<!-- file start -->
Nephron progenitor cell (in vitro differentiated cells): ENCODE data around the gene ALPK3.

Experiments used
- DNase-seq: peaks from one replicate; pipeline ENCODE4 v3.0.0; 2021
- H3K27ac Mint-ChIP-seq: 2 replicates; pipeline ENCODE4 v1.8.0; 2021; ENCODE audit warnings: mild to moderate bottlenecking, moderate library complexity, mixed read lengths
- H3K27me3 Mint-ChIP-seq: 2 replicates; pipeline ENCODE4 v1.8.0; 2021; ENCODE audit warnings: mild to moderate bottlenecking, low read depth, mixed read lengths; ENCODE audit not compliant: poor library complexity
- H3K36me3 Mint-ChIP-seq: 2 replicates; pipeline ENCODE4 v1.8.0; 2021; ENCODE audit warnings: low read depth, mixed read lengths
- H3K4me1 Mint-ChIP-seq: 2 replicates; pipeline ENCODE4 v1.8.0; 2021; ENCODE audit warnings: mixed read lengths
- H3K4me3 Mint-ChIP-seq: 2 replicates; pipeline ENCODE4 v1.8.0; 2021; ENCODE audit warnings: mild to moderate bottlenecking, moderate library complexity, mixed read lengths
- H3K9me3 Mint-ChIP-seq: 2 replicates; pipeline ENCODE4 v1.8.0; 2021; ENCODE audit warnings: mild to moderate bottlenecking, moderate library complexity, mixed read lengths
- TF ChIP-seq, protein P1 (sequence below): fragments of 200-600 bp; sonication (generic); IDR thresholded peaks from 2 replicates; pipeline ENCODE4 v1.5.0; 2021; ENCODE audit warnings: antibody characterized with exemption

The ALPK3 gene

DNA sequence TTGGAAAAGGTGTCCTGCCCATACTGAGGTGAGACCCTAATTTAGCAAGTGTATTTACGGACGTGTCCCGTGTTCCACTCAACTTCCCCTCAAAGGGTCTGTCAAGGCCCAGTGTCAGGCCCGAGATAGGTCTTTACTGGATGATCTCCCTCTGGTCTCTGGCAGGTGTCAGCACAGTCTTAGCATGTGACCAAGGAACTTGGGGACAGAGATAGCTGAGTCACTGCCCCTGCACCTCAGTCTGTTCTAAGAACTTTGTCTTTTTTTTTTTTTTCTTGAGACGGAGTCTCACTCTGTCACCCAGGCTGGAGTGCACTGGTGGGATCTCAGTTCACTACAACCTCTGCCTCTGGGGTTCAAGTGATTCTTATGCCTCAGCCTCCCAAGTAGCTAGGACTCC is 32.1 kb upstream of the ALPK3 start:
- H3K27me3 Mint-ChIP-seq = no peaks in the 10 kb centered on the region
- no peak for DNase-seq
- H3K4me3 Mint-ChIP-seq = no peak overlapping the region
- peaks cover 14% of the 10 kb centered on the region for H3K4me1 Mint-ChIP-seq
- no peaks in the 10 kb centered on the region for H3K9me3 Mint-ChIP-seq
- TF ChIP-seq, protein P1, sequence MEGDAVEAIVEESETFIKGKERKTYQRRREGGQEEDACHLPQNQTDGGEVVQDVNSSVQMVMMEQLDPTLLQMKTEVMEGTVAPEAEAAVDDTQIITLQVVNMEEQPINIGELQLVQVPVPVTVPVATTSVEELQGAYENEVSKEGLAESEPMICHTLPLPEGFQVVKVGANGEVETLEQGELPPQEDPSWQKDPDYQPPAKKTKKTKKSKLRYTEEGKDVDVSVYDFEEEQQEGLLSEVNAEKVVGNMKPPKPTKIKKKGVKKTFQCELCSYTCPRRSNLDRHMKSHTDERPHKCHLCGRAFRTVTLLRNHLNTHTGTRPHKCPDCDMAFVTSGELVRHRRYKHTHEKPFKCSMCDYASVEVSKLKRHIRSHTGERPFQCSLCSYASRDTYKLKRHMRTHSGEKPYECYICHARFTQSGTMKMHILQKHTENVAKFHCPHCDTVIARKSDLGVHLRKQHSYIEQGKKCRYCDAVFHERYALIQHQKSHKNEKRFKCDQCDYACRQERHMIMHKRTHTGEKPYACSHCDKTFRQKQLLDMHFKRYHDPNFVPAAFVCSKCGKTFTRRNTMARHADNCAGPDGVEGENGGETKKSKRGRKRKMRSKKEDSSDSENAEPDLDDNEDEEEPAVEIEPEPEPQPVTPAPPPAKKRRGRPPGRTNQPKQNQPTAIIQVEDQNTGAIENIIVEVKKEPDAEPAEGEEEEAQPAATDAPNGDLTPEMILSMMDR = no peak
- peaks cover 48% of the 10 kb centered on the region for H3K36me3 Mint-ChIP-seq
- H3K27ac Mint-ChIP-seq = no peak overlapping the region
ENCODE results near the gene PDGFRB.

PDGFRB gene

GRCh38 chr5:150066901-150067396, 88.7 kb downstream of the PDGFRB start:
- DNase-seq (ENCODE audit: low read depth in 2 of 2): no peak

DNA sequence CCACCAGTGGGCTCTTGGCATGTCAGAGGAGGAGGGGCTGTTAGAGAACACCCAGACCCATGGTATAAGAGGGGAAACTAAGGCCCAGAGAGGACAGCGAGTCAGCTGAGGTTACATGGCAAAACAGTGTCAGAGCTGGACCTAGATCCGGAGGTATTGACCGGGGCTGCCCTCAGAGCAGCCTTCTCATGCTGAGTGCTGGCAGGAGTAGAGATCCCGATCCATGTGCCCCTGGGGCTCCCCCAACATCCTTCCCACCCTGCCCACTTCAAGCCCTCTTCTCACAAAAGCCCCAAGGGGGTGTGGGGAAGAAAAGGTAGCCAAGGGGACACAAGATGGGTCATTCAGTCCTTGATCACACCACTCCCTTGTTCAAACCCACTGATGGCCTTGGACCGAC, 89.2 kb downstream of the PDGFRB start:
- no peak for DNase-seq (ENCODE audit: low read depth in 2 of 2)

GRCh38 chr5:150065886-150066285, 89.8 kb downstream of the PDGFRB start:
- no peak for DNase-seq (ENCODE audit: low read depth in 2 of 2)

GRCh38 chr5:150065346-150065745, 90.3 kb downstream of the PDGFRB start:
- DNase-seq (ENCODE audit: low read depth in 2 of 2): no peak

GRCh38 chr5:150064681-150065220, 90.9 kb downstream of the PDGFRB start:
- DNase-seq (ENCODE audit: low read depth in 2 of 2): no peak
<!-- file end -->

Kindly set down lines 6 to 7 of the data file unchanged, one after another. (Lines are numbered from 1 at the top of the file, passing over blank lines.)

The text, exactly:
- H3K36me3 Mint-ChIP-seq: 2 replicates; pipeline ENCODE4 v1.8.0; 2021; ENCODE audit warnings: low read depth, mixed read lengths
- H3K4me1 Mint-ChIP-seq: 2 replicates; pipeline ENCODE4 v1.8.0; 2021; ENCODE audit warnings: mixed read lengths